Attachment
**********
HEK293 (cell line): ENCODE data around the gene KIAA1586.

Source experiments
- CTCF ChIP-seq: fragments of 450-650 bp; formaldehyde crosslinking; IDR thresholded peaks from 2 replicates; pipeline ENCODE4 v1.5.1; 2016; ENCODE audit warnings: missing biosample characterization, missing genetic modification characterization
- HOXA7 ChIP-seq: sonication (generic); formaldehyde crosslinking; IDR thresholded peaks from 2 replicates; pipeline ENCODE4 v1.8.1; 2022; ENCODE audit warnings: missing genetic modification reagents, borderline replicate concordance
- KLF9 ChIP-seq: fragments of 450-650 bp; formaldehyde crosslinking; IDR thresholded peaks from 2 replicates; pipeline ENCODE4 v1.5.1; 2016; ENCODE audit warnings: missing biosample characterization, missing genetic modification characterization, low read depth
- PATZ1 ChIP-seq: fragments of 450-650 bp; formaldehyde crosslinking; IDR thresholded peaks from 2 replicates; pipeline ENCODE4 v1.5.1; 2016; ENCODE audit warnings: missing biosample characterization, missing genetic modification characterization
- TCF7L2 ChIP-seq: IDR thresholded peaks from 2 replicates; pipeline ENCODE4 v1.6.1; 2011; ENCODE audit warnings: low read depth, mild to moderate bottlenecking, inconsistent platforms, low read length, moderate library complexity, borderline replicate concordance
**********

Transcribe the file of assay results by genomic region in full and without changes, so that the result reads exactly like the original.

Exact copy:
HEK293 (cell line): ENCODE data around the gene KIAA1586.

Source experiments
- CTCF ChIP-seq: fragments of 450-650 bp; formaldehyde crosslinking; IDR thresholded peaks from 2 replicates; pipeline ENCODE4 v1.5.1; 2016; ENCODE audit warnings: missing biosample characterization, missing genetic modification characterization
- HOXA7 ChIP-seq: sonication (generic); formaldehyde crosslinking; IDR thresholded peaks from 2 replicates; pipeline ENCODE4 v1.8.1; 2022; ENCODE audit warnings: missing genetic modification reagents, borderline replicate concordance
- KLF9 ChIP-seq: fragments of 450-650 bp; formaldehyde crosslinking; IDR thresholded peaks from 2 replicates; pipeline ENCODE4 v1.5.1; 2016; ENCODE audit warnings: missing biosample characterization, missing genetic modification characterization, low read depth
- PATZ1 ChIP-seq: fragments of 450-650 bp; formaldehyde crosslinking; IDR thresholded peaks from 2 replicates; pipeline ENCODE4 v1.5.1; 2016; ENCODE audit warnings: missing biosample characterization, missing genetic modification characterization
- TCF7L2 ChIP-seq: IDR thresholded peaks from 2 replicates; pipeline ENCODE4 v1.6.1; 2011; ENCODE audit warnings: low read depth, mild to moderate bottlenecking, inconsistent platforms, low read length, moderate library complexity, borderline replicate concordance